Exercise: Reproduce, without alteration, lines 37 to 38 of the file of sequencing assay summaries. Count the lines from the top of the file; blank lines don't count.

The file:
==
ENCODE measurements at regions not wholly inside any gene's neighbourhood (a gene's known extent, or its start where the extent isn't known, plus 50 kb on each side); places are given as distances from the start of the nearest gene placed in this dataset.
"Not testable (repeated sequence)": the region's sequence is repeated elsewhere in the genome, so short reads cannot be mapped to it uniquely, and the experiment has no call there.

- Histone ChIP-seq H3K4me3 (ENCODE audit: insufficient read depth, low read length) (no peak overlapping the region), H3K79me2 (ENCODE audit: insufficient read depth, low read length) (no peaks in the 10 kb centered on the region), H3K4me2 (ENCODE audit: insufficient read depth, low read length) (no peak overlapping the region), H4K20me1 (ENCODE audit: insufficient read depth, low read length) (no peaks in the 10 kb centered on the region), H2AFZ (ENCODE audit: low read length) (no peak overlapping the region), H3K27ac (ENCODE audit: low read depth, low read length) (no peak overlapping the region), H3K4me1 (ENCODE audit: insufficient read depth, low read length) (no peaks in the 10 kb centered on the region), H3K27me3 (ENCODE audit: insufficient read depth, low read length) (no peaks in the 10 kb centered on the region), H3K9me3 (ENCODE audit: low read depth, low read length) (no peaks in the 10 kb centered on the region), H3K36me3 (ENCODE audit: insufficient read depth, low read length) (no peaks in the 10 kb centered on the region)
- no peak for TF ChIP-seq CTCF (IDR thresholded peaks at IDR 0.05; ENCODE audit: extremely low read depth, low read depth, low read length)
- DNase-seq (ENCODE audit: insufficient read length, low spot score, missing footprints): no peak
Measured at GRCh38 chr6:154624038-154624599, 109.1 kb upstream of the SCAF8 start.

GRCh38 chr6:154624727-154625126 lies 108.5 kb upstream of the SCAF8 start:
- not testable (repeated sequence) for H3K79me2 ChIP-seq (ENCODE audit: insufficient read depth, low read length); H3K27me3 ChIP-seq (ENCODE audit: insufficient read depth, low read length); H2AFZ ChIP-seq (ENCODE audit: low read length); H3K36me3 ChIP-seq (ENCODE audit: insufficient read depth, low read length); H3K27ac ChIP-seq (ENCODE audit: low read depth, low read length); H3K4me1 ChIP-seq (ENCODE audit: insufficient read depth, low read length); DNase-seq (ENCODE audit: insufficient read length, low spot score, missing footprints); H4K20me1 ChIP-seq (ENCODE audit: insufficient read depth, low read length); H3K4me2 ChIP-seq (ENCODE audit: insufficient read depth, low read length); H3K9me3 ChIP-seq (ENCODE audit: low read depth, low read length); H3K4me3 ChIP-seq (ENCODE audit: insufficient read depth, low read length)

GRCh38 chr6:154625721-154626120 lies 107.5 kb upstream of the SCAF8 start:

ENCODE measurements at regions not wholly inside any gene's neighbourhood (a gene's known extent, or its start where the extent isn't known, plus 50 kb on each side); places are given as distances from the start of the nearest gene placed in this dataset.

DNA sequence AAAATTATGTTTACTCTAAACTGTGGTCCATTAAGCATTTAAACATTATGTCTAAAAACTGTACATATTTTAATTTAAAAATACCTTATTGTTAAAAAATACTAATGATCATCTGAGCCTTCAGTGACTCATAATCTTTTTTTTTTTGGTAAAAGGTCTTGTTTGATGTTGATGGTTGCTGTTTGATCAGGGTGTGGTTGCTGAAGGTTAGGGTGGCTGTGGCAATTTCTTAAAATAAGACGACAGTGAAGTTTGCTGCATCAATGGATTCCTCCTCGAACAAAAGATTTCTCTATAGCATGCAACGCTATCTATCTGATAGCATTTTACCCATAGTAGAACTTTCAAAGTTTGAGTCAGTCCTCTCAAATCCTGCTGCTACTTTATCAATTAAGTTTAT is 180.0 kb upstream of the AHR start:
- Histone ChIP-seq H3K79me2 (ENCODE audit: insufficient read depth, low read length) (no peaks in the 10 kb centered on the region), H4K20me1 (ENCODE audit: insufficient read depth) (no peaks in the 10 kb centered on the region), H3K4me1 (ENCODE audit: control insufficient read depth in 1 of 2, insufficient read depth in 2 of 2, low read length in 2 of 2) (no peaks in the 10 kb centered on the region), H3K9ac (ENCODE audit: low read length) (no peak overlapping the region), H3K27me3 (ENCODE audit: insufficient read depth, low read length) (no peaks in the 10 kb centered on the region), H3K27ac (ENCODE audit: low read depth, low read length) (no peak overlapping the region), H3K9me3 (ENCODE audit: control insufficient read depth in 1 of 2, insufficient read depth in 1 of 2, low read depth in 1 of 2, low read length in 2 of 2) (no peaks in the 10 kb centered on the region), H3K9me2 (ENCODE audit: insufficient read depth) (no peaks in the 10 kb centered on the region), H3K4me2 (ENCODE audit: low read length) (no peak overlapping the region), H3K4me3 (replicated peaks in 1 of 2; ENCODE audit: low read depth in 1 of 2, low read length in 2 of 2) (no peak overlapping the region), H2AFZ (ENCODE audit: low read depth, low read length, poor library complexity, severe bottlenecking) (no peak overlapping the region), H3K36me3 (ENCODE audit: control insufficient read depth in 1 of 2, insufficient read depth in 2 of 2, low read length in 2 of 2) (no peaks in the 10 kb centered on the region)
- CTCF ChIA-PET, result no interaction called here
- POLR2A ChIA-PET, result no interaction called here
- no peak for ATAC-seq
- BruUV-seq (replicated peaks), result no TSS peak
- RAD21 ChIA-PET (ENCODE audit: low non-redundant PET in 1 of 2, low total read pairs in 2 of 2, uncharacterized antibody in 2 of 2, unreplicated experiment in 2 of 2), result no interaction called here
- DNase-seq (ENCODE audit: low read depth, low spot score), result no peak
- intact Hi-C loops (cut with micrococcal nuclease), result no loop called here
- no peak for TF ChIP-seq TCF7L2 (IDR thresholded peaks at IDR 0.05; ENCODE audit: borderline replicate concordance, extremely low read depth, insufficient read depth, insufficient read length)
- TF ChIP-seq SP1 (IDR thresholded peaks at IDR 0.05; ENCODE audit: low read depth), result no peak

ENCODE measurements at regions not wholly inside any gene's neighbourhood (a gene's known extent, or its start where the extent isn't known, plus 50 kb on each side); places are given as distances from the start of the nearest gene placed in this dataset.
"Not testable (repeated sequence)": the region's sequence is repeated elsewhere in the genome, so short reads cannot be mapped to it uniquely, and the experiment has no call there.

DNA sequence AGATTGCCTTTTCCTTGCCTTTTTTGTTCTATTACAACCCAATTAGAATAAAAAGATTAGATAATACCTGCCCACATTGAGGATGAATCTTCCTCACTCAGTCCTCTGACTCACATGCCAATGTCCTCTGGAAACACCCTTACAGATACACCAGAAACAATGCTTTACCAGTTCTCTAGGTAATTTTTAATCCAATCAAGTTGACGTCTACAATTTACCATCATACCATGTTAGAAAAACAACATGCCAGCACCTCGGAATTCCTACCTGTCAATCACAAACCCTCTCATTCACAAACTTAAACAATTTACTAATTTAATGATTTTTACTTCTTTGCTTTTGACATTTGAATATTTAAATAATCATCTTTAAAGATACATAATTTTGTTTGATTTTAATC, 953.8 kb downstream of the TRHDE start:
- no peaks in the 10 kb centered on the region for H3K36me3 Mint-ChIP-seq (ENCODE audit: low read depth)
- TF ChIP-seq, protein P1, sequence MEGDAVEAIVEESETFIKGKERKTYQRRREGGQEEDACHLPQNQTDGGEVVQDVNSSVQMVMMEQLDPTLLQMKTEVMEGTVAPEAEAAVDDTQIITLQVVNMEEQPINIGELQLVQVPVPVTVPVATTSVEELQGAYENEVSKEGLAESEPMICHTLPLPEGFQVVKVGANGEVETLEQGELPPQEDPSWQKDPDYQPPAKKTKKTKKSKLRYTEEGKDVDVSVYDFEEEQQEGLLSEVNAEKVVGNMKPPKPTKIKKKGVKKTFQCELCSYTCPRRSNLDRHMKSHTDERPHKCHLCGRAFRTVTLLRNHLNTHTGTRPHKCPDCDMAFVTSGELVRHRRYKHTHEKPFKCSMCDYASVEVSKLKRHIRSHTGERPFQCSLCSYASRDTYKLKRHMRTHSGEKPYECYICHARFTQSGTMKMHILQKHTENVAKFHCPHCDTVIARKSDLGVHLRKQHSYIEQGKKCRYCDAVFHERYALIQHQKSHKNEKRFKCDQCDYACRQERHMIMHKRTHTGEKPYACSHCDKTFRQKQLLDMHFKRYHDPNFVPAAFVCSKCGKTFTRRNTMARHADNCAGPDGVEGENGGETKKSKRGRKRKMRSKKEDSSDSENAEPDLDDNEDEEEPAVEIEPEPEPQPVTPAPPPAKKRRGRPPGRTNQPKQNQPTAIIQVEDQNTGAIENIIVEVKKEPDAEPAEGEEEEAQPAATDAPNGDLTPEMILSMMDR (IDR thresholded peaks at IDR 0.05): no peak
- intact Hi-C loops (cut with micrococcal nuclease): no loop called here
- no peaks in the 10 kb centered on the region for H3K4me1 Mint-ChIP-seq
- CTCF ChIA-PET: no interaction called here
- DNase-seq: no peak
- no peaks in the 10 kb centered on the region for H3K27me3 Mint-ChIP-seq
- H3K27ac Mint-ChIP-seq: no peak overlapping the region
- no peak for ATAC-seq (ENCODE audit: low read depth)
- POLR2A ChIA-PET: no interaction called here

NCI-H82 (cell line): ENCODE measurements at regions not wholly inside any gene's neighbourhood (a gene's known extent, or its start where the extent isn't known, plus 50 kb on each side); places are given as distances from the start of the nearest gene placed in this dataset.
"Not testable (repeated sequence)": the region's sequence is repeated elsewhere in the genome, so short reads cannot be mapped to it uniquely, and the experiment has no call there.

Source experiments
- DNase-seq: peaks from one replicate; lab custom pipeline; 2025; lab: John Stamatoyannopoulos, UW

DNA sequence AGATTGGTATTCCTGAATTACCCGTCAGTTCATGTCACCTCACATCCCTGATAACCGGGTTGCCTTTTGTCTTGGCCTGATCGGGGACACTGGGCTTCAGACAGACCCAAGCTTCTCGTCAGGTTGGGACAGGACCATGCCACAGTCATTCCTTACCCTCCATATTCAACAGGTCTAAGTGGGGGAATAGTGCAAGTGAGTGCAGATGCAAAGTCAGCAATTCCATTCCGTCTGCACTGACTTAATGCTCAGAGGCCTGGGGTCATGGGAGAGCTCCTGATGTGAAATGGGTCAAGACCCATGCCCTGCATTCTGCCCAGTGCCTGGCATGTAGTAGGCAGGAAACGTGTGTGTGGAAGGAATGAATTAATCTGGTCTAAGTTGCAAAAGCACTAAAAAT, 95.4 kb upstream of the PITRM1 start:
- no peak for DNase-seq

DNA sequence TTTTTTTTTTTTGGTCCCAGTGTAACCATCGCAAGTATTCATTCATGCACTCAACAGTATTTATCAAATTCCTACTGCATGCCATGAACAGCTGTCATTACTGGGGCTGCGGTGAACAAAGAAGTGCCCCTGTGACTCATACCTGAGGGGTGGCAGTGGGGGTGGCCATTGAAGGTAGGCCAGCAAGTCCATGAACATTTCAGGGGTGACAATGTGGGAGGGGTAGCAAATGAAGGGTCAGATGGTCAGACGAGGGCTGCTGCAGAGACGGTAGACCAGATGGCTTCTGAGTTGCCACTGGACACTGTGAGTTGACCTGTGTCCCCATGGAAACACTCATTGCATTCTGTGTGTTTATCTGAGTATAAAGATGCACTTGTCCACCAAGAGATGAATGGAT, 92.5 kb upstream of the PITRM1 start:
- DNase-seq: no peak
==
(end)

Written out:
Source experiments
- DNase-seq: peaks from one replicate; lab custom pipeline; 2025; lab: John Stamatoyannopoulos, UW